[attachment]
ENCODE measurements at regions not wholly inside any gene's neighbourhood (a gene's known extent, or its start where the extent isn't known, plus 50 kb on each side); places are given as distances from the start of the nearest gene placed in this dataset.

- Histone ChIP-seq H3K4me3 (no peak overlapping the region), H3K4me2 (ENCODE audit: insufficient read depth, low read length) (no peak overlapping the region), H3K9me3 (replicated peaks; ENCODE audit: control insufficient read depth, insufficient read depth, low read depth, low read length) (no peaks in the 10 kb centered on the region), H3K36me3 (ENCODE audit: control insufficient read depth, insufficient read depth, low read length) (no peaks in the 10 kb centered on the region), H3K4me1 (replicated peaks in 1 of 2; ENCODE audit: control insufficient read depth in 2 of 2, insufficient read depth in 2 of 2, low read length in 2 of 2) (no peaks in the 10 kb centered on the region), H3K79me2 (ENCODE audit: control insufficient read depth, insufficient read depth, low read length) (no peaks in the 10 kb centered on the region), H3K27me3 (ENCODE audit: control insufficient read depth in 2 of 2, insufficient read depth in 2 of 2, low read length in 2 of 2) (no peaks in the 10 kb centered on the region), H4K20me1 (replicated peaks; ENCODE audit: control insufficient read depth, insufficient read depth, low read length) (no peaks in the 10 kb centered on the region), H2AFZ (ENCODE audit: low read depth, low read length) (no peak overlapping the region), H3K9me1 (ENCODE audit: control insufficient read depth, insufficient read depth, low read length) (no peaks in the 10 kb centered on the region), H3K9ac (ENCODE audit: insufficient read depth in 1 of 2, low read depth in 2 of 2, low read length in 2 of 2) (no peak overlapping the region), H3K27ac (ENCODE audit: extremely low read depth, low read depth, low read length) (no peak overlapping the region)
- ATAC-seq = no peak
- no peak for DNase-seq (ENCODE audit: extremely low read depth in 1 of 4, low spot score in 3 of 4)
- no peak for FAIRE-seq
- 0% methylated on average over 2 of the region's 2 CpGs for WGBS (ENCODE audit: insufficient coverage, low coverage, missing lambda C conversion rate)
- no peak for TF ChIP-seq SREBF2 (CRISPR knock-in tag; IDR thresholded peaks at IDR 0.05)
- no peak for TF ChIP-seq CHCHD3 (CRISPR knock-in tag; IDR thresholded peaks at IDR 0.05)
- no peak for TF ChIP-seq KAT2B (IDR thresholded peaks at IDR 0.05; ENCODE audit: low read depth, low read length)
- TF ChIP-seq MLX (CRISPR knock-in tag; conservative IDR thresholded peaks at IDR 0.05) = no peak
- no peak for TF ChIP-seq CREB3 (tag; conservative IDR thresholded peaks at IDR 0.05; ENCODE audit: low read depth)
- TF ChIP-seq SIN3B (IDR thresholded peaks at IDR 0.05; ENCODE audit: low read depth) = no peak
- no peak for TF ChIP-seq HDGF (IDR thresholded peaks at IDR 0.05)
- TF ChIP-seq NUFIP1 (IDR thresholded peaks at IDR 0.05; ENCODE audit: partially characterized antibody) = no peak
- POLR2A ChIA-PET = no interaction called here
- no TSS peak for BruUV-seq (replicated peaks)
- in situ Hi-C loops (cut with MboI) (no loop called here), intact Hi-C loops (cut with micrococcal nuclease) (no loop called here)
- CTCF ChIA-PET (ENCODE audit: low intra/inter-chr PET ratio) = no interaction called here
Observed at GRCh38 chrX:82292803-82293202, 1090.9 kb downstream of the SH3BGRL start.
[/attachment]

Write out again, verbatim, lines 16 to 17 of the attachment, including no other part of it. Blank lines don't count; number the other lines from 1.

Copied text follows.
- no TSS peak for BruUV-seq (replicated peaks)
- in situ Hi-C loops (cut with MboI) (no loop called here), intact Hi-C loops (cut with micrococcal nuclease) (no loop called here)